Life is still very ordinary here, & next week a great many people are off on Xmas leave. I can’t get away as the C.O. is going, & I have to stay behind; but I don’t mind very much. I am acting as 2nd in command now, being the next senior left in the rgt: to the C.O but I am still doing adjutant as well. My time as adjutant is up next March, so I may as well carry on till then. I met Col Boileau on these manoeuvres & he was extremely pleasant, as usual. Also Alec Dallas Smith whom I had’nt met since Sandhurst days; you remember him & his brother Teddy I expect at Camberley.

And also I have met one of the Metcalfes from Cordwalles, the youngest Aubrey by name. I knew he was out here but had never met him before. He is in the Indian Civil & is asst private sec: to the Viceroy & rather a nut in his way. I had seen him lots of times at the Club & he had seen me, but we never recognised each other till we were introduced. The last time I saw him was singing a duet with him at Cordwalles, & Mrs Mason drew me with my coat tails flying! You remember that picture I expect in Mr Hunt’s dining room. He asked after Dick & Jim, & we had a great Cordwalles buck.

And the coat has arrived all safe & sound, yesterday; thanks ever so much, it is most welcome, also the scarf, I am so glad to have them both. What about the new Cabinet & the peace proposals! Just in time to reject them, heaven knows what that old Juggins Asquith would have done. But the Cabinet seems a good strong one & things should go well now.

Love to all

Yr loving son



Probable canal from Juna (Yamuna)

Photo of Col Boileau with dead tiger

Cpt. Alexander Charles Dallas-Smith, 2nd Gurkha Rifles – died March 1942 after capture by Japanese,%20ALEXANDER%20CHARLES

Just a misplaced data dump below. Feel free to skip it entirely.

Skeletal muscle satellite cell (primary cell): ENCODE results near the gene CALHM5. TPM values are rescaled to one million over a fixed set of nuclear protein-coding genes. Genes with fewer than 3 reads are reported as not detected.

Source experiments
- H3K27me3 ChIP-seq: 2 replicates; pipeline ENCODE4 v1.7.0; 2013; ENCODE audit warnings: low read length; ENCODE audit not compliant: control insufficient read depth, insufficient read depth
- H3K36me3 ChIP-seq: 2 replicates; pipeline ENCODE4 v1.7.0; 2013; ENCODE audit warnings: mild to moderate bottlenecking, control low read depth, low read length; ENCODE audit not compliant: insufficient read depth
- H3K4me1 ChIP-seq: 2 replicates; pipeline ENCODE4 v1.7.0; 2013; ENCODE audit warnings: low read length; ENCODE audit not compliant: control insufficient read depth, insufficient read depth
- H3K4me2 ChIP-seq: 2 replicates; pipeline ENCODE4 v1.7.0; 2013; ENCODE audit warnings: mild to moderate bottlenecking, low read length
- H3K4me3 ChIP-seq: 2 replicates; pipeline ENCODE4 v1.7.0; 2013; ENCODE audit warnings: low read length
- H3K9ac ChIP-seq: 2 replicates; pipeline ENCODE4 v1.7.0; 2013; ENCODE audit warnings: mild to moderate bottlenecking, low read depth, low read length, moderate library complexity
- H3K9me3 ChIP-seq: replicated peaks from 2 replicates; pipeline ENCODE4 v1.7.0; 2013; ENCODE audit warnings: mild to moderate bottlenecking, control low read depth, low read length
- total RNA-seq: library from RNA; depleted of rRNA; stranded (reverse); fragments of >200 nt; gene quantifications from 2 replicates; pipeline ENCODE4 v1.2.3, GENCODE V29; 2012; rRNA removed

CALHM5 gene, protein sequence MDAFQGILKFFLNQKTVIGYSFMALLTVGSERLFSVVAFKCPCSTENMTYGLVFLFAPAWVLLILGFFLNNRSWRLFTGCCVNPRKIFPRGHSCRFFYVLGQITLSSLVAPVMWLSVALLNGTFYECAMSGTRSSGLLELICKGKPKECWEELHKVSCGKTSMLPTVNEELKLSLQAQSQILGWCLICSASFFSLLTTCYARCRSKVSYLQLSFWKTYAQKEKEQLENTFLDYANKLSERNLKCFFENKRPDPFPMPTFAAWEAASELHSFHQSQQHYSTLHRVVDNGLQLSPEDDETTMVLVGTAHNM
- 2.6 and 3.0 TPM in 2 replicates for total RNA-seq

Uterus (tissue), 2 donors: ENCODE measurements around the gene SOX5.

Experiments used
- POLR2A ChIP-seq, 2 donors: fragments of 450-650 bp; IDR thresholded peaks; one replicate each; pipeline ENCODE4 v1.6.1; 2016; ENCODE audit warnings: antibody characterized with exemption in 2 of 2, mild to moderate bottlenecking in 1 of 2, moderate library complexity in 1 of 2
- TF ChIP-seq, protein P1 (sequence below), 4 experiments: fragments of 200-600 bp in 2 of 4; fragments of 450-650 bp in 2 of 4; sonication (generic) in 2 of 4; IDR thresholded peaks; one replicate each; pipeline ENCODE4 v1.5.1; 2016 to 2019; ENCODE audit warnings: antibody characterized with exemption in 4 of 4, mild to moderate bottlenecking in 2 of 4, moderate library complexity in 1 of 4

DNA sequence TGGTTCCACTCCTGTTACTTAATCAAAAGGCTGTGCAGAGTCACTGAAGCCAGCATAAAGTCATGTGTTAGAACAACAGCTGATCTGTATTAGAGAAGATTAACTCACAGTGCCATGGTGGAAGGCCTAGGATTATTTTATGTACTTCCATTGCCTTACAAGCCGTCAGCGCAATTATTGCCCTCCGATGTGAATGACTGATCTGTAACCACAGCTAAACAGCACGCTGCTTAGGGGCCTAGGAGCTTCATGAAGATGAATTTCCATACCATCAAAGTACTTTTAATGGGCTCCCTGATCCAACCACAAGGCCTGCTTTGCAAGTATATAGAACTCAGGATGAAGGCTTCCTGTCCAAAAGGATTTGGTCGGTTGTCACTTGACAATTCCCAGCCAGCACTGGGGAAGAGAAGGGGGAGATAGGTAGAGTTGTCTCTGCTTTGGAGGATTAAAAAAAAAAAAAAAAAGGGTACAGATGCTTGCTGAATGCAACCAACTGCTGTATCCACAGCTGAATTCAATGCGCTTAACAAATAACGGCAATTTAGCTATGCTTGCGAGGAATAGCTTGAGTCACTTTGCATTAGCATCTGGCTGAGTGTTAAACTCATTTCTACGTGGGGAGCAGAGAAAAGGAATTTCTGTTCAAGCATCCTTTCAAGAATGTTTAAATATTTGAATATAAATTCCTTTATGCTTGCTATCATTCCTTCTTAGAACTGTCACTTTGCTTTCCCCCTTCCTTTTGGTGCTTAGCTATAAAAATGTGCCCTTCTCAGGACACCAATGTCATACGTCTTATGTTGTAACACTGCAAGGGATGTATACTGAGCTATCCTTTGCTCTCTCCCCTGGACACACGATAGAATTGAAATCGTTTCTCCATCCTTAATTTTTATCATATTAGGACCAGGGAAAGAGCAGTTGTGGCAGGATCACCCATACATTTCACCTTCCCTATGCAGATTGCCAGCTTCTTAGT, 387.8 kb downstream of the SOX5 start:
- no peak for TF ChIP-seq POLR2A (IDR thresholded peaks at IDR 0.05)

Sir Herbert Aubrey Francis Metcalfe, 1883-1943

German peace offer, 5/12/16

Official communications and speeches relating to peace proposals 1916-1917 (1917)

Lloyd George’s memo (link on right)

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Posted by on 16 December, '16 in About


15 December 1916 – Richard to Gertrude

Dear Mother    Just got 2 letters from you. My second address had nothing to do with the XX (which is right, & X seems to have worked alright on one of your letters). The second time I left out the Div, which one is supposed not to put in.

Have you mixed Topher’s & my feast up. ‘Cos we are’nt together yet! I’ve no idea if he will be transferred over or not. I shall probably be alone for Christmas, & if he’s near I’ll try & get him allowed over & he can mess with me.

I am so glad the men like the dining room. I’ve written to Jane to buy me a saddle, that bit I wrote about is’nt there after all I think. But there may be another, very rusty when I saw it last, it’s a curb & snaffle combined, please get that out somehow if it’s there, but you say nothing about my things or keys. Have they come yet. I’ve written to Marseilles about them to see if they ever started.

I’ve just remembered! What flowers grow between now & March or April? I’d like to plant some around my hospital & make the place look nice. Don’t sunflowers grow nowadays. I’d like the place to look nice later on. Also I wondered if any of these working parties of lovely ladies would like to make a red cross flag for me. Any size, bigger the better. You might send along seeds or bulbs or whatever it is grows during the next few months. No desperate hurry. You know the woollie has’nt arrived yet.

I do hope Lloyd George will put things a bit.

The rather nice parcel has’nt come yet. I expect parcels this time of year take ages.

Best love to all

Yr loving son


In one of the boxes you’ll find a tunic with dark leather buttons on, & two little brass buttons on the black tabs. Please take them out & send them to Lesley & Roberts, 16 George Street Hanover Sq.

A letter from Pitney that went to India just came.


Curb, Snaffle & Spur – 1894 book on training cavalry horses


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Posted by on 15 December, '16 in About